Fox played four seasons here. While he was still with the team, he began purchasing land. For the past decade he's been a real estate developer. He built three subdivisions on Lake Norman, and he also owns Fox Tops All, a company specializing in countertops.

#71 Greg Kragen, Nose Tackle
Kragen concluded his thirteen-year NFL career by playing three seasons with the Panthers. A year after retiring, he worked three years in the team's sponsorship marketing department. He's an account executive for a payroll and business services company in San Francisco.

#98 Gerald Williams, Defensive End
After retiring in 1997, Williams made the Charlotte area his home and spent five years as a teacher, including three at First Assembly Christian Schools in Concord, where he was also head football coach. From 2005 to 2009 he worked as a college and pro scout for the Panthers. He's now beginning his first season as tight ends coach for Catawba College in Salisbury.

#57 Lamar Lathon, Linebacker
Lathon was a strong defensive presence during the first two of his four seasons in Charlotte, highlighted by a Pro Bowl selection in 1996. He was charged with assault near Houston in 2008, but after that our trail ran cold.

#51 Sam Mills, Linebacker
Mills was a four-time Pro Bowler by the time the Panthers signed him from the expansion draft. He was a defensive leader in the locker room and started every game during his three seasons with the team. After retiring, he became the team's linebackers coach. In 2003 Mills was diagnosed with intestinal cancer, though he continued to coach and even launched the Keep Pounding Fund to support cancer research. He died in April 2005, and at the start of that season the Panthers retired his jersey number 51. The team also erected a statue of him outside of Bank of America Stadium, and his college, Montclair State University, named its stadium after him.

#54 Carlton Bailey, Linebacker
Bailey spent the last three seasons of his ten-year career with the Panthers. The Charlotte resident is involved with several charitable foundations. He's marketing director for Davis Capital Group.

#56 Darion Conner, Linebacker
Conner played eight seasons in the NFL, including one for the Panthers, and seven seasons in the Arena Football League. His long playing career has been overshadowed by the DUI manslaughter and vehicular homicide conviction he received in 2005 after he struck and killed a bicyclist after a late night of drinking in 2004 in a small town near Tampa. He's serving a fifteen-year prison sentence.

#38 Tyrone Poole, Cornerback
Poole was drafted by the Panthers with the second of the team's three firstround picks in the 1995 draft. He was a three-year starter before being traded to the Indianapolis Colts. He won two Super Bowls with the New England Patriots, beating the Panthers in 2004 for his first. He played his last NFL season in 2008 with the Tennessee Titans, and earlier this year he was named secondary coach for Campbell High School in Smyrna, Georgia.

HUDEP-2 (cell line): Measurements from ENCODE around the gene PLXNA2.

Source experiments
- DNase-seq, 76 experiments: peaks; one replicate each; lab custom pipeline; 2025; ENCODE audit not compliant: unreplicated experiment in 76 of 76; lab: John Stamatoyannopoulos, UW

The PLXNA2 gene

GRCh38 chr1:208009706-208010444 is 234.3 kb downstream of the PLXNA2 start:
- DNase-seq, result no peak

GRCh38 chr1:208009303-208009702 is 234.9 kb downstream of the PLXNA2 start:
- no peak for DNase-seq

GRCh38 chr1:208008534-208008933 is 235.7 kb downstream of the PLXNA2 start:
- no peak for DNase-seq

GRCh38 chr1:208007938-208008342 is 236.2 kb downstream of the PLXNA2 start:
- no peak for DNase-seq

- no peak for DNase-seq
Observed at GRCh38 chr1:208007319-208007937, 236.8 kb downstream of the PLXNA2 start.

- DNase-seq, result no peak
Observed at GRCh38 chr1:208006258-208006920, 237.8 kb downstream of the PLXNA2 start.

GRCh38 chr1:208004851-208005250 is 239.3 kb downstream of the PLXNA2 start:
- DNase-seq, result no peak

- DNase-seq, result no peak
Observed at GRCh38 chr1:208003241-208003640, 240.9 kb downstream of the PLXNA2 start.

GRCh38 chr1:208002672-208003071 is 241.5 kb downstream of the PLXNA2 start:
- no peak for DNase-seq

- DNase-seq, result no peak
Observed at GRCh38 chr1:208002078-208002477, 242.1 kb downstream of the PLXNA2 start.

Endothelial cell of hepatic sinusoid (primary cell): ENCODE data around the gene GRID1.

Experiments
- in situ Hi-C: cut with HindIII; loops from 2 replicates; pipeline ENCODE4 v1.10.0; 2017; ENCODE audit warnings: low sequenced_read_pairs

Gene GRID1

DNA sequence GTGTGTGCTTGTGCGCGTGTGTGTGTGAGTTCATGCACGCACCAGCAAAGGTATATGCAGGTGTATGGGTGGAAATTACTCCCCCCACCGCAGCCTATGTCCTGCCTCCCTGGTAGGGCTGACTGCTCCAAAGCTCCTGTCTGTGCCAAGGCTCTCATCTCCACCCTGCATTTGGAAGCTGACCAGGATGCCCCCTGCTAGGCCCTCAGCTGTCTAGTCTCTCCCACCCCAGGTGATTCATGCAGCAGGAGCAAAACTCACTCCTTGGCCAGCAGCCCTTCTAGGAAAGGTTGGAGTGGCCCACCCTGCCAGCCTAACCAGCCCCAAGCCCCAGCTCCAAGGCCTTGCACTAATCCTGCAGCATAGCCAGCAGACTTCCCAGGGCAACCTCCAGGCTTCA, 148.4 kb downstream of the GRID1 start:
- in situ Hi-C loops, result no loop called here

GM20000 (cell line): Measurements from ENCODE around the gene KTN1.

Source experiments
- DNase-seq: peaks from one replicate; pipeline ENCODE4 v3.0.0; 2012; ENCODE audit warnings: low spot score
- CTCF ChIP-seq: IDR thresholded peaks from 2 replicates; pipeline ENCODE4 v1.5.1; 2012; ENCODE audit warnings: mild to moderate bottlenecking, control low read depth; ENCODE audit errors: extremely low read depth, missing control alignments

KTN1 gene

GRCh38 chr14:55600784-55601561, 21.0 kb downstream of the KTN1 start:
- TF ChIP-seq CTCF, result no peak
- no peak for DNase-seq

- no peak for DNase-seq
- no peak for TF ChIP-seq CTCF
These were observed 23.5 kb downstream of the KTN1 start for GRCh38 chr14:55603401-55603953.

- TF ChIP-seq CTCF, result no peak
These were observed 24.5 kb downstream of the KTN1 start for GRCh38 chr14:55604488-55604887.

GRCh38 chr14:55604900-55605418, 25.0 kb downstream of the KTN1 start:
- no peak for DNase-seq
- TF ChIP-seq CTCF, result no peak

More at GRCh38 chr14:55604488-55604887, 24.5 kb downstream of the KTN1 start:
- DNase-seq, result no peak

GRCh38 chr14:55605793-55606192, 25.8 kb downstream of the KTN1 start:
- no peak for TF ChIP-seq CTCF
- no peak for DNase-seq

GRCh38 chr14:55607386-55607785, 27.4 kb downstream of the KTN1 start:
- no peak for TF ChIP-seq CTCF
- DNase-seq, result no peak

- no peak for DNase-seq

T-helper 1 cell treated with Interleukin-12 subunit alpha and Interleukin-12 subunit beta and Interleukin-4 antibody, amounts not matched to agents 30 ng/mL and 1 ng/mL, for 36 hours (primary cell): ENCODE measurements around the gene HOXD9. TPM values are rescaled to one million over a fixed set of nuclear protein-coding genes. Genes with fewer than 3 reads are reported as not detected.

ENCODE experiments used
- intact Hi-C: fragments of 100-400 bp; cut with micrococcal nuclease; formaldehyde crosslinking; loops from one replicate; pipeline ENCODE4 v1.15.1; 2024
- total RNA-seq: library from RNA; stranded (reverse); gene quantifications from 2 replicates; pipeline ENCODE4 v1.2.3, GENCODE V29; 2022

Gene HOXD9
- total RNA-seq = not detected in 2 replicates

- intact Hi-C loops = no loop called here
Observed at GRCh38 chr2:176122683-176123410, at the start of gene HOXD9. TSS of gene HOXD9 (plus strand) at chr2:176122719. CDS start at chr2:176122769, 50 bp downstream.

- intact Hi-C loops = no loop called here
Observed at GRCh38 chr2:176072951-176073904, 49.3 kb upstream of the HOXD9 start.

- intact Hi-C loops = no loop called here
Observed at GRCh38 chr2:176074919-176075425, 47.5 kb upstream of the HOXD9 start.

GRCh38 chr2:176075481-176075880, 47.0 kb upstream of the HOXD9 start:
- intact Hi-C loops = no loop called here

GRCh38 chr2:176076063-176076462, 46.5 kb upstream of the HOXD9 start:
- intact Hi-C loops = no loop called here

#22 Tim McKyer, Cornerback
A journeyman who played for seven teams over twelve seasons, McKyer spent just one season with the Panthers, and started all sixteen games. He still lives here, and after a tumultuous divorce from his wife in 2001 and a years-long custody battle for his kids, McKyer has become a fathers' rights advocate.

#39 Brett Maxie, Strong Safety
Maxie was a ten-year veteran when he came to the Panthers, and he played two seasons here. He's an assistant coach for the Dallas Cowboys.

#40 Pat Terrell, Free Safety
Terrell spent three of his nine NFL seasons with the Panthers, but he's perhaps most known by football fans for his years at Notre Dame. He owns a construction company in Chicago.

Special Teams

#4 John Kasay, Kicker
Not only are there not many players from the original 1995 Panthers still playing in the league, but Kasay is the only one still with the team. Now age forty, it's hard to imagine that he actually played four years with the Seattle Seahawks before signing with Carolina as a free agent. He holds many Panthers records, and it's not likely that anyone will ever surpass his points total. He's expected to be the starter again this season.

#6 Tommy Barnhardt, Punter
The Salisbury native had already been playing in the NFL for eight years when he got to return "home" for one season to play for the Panthers. He retired after his 2000 season with the Washington Redskins. Now a Matthews resident, he recently launched a line of healthful desserts called Guiltless Pleasure Desserts.

Dom Capers, Head Coach
Having built a reputation as a strong defensive coach from his years as an assistant, Capers landed his first head coaching job with the Panthers. After leading the team to a respectable record during the inaugural season, then to the NFC Championship game the following year, he was one of the most beloved people in the city. But Capers was fired after a 4-12 season in 1998. He's gone on to land several more coaching gigs, including four seasons leading the Houston Texans. Currently, he's defensive coordinator for the Green Bay Packers.